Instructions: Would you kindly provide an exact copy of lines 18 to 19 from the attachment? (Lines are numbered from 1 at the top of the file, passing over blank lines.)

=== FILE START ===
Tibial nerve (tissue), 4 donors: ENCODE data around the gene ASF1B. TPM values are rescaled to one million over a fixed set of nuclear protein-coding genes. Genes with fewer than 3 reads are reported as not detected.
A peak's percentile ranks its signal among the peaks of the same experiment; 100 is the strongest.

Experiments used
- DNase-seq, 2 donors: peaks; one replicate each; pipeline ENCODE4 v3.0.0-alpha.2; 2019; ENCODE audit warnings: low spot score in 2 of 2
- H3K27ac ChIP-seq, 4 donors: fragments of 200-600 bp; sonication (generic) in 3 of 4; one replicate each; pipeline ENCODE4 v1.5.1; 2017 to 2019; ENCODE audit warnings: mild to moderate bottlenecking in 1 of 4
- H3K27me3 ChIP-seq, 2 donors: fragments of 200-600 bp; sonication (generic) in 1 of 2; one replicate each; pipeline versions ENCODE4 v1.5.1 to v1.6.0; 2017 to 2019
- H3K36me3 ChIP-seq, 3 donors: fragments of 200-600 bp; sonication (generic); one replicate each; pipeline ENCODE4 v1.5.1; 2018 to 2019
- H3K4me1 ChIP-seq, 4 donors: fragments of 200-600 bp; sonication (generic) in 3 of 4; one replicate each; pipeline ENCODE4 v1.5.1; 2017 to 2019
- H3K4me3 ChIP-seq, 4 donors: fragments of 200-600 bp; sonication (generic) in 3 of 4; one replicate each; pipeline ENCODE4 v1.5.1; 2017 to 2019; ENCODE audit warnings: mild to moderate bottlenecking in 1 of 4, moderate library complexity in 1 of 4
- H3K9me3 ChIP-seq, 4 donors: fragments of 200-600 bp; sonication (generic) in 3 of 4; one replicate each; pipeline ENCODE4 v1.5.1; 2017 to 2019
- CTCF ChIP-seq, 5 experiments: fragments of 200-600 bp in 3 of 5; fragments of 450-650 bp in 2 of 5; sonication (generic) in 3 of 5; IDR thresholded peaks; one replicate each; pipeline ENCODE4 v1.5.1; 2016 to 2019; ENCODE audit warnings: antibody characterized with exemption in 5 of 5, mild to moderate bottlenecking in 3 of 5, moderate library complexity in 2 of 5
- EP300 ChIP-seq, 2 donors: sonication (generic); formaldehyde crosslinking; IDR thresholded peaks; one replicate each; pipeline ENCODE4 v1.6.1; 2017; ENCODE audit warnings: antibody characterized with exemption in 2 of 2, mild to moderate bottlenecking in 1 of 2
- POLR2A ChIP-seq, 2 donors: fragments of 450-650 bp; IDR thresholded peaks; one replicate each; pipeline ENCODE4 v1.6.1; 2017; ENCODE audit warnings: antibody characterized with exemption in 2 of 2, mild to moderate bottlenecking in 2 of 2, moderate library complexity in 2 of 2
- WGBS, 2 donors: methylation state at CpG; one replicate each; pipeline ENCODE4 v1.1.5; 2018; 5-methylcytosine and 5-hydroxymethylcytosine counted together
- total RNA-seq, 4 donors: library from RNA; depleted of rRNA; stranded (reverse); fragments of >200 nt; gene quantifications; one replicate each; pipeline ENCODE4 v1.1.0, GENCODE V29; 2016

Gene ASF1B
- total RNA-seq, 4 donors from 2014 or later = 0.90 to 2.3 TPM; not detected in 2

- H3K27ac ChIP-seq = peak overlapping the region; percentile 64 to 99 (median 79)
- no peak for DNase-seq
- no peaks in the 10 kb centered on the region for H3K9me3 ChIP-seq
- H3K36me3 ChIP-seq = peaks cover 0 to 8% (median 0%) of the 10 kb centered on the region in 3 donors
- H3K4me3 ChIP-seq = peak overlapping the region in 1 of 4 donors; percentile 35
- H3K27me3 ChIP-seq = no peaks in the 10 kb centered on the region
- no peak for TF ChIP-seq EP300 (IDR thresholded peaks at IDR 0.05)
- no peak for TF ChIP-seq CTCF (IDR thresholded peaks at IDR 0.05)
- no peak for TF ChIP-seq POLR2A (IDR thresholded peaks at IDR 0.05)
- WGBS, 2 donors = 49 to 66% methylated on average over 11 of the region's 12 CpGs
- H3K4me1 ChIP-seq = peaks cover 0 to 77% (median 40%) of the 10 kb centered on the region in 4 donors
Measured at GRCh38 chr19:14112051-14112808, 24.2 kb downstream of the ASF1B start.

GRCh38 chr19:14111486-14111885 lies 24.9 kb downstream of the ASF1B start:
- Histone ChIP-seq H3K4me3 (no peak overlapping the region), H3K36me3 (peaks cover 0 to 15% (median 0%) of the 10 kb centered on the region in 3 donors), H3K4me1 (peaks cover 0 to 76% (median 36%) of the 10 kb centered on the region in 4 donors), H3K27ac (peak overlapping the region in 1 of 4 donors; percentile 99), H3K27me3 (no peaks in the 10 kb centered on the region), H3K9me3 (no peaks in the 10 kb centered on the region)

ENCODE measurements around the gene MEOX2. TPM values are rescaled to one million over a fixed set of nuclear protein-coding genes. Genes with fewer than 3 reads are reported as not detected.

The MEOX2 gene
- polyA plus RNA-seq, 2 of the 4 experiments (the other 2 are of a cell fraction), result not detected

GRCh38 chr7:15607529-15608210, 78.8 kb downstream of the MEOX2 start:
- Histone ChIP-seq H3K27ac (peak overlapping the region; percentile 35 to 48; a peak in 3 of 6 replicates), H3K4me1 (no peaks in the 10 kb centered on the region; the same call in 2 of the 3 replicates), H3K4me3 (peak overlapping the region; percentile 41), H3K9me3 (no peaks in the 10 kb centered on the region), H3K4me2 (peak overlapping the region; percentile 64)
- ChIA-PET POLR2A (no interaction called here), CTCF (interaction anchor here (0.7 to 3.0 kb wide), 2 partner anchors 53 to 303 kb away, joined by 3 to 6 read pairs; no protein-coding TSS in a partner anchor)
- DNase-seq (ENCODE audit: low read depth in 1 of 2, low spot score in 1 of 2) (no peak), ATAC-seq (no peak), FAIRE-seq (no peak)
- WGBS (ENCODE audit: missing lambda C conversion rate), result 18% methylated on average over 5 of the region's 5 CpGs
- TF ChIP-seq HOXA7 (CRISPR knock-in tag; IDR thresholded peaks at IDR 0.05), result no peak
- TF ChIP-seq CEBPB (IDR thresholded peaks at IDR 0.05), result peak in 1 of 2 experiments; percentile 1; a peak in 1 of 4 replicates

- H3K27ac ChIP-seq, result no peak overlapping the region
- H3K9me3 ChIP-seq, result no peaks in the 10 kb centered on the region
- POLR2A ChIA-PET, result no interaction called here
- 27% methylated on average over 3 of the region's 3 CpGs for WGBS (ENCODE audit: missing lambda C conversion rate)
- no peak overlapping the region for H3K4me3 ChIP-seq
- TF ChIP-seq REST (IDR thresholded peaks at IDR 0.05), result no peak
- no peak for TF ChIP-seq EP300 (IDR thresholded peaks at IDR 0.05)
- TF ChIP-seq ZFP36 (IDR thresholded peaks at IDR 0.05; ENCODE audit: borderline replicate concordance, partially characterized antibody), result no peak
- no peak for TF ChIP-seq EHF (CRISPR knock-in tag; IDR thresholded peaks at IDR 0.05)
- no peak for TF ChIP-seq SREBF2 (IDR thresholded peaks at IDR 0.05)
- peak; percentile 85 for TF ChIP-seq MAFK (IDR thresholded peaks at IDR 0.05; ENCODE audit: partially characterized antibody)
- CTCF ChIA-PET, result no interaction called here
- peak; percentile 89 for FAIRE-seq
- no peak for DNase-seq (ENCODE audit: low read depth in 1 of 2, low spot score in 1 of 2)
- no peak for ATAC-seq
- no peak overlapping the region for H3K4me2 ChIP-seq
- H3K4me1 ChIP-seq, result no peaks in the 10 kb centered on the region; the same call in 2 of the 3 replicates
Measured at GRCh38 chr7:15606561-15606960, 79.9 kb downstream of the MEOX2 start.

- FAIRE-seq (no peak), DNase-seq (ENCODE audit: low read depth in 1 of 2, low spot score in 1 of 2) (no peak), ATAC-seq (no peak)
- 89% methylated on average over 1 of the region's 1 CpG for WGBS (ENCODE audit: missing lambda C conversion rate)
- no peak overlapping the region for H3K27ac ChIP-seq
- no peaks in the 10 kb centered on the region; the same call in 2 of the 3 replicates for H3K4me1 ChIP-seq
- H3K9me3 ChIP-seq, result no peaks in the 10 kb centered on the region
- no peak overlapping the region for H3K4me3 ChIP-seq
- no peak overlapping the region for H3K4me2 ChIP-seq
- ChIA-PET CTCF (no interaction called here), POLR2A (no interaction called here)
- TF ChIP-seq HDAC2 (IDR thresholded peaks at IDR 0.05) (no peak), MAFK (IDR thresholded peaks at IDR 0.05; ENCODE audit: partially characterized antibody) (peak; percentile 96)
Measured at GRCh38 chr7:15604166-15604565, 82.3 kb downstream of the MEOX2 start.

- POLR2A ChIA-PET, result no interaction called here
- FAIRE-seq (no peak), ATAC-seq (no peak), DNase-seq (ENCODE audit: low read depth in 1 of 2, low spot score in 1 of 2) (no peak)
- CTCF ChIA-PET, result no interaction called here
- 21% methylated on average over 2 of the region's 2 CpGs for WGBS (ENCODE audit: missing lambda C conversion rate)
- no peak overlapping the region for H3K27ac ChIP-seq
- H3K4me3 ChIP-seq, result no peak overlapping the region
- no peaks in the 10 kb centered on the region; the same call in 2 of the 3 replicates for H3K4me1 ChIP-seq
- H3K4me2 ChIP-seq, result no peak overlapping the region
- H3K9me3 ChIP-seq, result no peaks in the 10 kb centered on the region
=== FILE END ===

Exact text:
- H3K27ac ChIP-seq = peak overlapping the region; percentile 64 to 99 (median 79)
- no peak for DNase-seq